ACTON — They stood together on the sidelines covered in sweat but otherwise showing no signs of fatigue.
The three Acton-Boxborough Regional running backs — juniors William Tejeda and Thomas Saponaro , and senior Billy Jackman — were their team’s offense. They had combined for more than 200 yards rushing and six touchdowns in last weekend’s 41-16 nonleague win over Marshfield. But they smiled and laughed with each other, full of life, looking for the next thing to do on a Saturday night.
“I feel pretty fresh right now,” Saponaro said. “I could go play some more.”
All three still had plenty left to give after sharing ball-carrying responsibilities, but that was by design. The varied, energetic attack has provided the Colonials with an offensive formula that works.
For the second straight week, Acton-Boxborough (3-1) had scored more than 40 points.
“We’ve got some good running backs that we can rotate through,” said coach Bill Maver . “Four of them are playing defense, so we try to give them a rest here and there. Some of them are better blockers than others, and some better receivers than others, so we try to put them in good positions.”
Maver has run the wing-T offense at Acton-Boxborough for the last 27 seasons, and this fall is no different. He has sprinkled in some different formations — a three-receiver set, and a two-back set at times, too — but at its core Acton-Boxborough is a wing-T team. The system allows Tejeda, Jackman, and Saponaro to be on the field simultaneously, making it difficult for defenses to focus on one player.
Tejeda finished last week’s game with 13 carries for 132 yards and two touchdowns. A week earlier he scored five times to beat Lexington, 48-14. At 5-foot-11 and 175 pounds, he’s fast enough to outrun defenders and strong enough to shake their tackles with a dip of his shoulder.
Colonials public-address announcer Ken Mayer called Tejeda’s touchdowns against Marshfield as if welcoming the featured performer in a one-man show: “Ladies and gentlemen — William Tejeda!”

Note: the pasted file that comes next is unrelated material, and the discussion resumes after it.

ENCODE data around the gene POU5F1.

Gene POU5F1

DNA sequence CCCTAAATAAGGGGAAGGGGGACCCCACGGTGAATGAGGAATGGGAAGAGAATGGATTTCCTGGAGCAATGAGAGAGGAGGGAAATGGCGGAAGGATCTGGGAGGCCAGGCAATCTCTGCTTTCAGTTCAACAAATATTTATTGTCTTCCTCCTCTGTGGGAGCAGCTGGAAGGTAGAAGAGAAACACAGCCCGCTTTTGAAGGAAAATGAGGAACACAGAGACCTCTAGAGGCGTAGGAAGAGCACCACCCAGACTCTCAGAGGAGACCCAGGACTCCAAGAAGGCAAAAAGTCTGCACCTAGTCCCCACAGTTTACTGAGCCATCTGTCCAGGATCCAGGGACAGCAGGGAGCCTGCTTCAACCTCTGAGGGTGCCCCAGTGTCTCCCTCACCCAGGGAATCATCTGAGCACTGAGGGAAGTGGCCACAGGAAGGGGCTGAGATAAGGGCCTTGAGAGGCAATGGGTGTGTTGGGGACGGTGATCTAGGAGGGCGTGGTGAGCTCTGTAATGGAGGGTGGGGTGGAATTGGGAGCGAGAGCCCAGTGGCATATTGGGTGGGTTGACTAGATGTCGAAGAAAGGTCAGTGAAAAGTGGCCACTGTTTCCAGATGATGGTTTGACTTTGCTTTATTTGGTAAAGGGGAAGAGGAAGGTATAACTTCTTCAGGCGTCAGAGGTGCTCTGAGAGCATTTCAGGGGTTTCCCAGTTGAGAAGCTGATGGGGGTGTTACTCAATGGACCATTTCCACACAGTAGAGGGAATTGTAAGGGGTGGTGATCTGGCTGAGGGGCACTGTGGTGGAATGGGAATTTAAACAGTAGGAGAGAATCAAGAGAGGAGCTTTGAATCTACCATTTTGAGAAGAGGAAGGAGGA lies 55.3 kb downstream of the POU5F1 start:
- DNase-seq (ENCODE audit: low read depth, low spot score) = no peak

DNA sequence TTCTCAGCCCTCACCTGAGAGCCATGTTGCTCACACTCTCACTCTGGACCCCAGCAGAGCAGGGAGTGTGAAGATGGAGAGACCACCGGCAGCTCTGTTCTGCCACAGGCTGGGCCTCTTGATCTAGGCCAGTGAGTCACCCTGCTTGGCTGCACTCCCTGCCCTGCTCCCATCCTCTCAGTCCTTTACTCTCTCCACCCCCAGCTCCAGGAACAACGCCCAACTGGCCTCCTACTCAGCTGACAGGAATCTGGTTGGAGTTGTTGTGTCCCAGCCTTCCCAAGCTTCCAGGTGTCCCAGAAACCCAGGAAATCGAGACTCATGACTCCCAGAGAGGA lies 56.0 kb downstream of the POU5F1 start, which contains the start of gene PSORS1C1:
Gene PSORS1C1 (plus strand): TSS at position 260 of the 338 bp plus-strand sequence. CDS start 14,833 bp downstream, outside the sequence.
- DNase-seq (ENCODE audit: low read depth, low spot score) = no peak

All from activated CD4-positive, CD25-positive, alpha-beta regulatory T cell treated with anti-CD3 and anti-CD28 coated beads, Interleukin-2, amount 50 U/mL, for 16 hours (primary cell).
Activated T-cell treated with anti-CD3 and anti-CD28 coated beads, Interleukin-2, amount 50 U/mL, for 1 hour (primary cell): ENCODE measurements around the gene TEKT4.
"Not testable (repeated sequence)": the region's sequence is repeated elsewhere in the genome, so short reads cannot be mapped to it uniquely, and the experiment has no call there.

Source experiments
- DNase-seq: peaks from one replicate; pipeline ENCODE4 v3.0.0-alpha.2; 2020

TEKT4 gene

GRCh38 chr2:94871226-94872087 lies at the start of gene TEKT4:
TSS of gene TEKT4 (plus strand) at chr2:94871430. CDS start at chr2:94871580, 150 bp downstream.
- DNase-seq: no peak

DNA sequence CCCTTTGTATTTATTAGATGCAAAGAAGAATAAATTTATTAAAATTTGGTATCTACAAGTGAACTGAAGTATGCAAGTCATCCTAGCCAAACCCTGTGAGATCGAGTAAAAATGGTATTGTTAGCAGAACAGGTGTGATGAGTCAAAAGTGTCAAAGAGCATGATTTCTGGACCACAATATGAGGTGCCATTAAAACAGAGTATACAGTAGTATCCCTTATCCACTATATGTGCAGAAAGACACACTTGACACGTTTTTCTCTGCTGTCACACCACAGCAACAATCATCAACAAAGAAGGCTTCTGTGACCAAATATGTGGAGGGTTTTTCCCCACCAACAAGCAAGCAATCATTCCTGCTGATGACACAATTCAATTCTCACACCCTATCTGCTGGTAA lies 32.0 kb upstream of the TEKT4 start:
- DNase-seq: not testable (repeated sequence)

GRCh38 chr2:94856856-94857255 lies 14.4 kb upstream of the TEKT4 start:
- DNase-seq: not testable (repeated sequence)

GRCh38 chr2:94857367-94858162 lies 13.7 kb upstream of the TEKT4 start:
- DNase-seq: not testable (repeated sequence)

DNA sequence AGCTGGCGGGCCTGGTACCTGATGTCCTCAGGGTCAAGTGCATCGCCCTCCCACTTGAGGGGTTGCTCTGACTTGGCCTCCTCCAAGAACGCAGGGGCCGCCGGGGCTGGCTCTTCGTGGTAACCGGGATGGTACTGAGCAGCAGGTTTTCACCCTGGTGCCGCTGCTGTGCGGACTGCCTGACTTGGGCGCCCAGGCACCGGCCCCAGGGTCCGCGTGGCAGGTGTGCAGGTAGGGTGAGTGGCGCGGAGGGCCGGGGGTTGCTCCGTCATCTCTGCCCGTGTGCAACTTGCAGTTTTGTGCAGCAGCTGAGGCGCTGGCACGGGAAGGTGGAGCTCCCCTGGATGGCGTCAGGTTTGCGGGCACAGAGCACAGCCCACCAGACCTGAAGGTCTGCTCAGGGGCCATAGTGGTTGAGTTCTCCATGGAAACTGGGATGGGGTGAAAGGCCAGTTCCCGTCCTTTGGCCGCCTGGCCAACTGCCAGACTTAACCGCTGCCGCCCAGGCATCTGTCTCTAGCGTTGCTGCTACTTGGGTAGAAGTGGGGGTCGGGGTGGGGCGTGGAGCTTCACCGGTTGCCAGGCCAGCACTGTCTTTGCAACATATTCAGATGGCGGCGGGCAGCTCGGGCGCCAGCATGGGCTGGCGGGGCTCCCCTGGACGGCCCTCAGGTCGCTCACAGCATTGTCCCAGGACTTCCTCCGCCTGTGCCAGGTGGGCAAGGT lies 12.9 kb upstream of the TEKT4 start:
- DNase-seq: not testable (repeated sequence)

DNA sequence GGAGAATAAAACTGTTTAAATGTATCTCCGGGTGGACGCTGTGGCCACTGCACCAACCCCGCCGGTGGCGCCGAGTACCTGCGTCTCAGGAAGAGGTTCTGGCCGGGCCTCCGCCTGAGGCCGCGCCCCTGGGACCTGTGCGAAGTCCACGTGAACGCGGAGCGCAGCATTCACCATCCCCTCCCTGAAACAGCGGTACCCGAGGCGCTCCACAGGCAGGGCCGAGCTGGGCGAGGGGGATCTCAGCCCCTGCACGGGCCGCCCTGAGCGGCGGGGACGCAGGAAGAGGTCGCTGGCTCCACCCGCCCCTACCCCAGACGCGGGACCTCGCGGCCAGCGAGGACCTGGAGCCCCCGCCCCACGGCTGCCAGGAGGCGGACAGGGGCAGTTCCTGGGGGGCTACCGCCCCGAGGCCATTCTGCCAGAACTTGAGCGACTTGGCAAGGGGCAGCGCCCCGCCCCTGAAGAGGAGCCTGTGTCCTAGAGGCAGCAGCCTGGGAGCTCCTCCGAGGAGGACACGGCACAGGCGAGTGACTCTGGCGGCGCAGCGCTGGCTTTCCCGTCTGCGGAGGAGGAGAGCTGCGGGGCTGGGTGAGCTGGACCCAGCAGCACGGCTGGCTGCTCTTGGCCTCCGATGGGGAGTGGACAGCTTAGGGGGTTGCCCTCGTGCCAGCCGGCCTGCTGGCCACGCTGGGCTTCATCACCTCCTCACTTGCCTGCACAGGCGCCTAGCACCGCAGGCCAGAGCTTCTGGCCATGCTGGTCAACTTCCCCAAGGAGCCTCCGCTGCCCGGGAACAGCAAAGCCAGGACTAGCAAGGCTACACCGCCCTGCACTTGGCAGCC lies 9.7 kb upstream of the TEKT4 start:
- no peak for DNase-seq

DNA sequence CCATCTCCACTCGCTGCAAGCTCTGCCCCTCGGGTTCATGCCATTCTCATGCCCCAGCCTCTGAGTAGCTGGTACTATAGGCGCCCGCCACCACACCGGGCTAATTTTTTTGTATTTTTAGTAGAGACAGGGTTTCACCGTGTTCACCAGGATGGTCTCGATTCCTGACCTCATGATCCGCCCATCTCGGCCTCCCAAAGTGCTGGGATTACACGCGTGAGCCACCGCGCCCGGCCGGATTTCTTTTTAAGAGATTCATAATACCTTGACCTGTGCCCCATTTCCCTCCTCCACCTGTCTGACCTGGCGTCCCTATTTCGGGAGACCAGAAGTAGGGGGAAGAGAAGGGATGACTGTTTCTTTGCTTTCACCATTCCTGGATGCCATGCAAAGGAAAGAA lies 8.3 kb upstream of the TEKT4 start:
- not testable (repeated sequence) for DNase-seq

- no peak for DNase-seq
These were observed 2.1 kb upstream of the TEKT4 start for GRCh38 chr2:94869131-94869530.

But he has help.
Saponaro is often used as a lead blocker for Tejeda’s runs up the middle. But he’s also dangerous with the ball in his hands, as he showed against the Marshfield Rams when he took seven carries for 56 yards and three touchdowns.
Jackman, the team’s quickest player, is more versatile. He can be used to take handoffs up the middle — as he did on his 4-yard score last week — or block for sweeps to the outside. The cocaptain is also used as a slot receiver in certain formations. As the team’s kick returner and starting safety, his carries were scaled back last week. He only had four for 21 yards, but, like Saponaro, he said he had plenty left in the tank afterward.
Senior cocaptain Zach Adgate and senior Dan Joyce also took carries with the offensive starters. Together, the constant reloading of energized backs can give opposing defensive coordinators fits.
Wayland High coach Scott Parseghian watched the Colonials run against Marshfield, and knows his tacklers will have their hands full when the two teams square off Friday.
Every year, he said, Mayer “has got tough kids that just run the ball hard. But for me, it’s always about the offensive line in high school football, and his offensive line might come off the ball faster than any team I’ve ever played against. That gives them an advantage. They’re able to pound the ball.”
Senior center Thomas Cotter anchors an experienced group of linemen for Acton-Boxborough. Senior tackles Ciaran Stewart and Sean McGavick are strong on the edges, and help pave the way for the team’s run-heavy attack.
With more than a third of their schedule behind them, the Colonials’ focus now is to capitalize on the improvements they’ve made in the last two weeks.
“We want to put a big focus on staying high and not having highs and lows,” Jackman said. The last four games of the season are against Dual County League Large Division rivals, he noted. “For us to be best prepared for that we have to stay consistently working hard in practice and in games.”
And the Colonials have to keep the legs of the wing-T offense fresh — something they seem to have already figured out.
Holliston adapts to new strategies
Holliston has had great success utilizing the spread offense in recent years. Last fall, the Panthers won their third straight Tri-Valley League Large Division title, and two years ago they won the Division 3A Super Bowl with their high-octane offense.
This year, things are a bit different. In order to adjust to the defensive schemes they’ve seen through the first four weeks of the season, the Panthers (2-2) have moved away from the spread at times. Though spreading out helped in their 23-13 win over Medfield last week, they’ve also utilized their “war” formation (featuring a double-wing) and a new “ice” formation (two running backs, one tight end).Continued...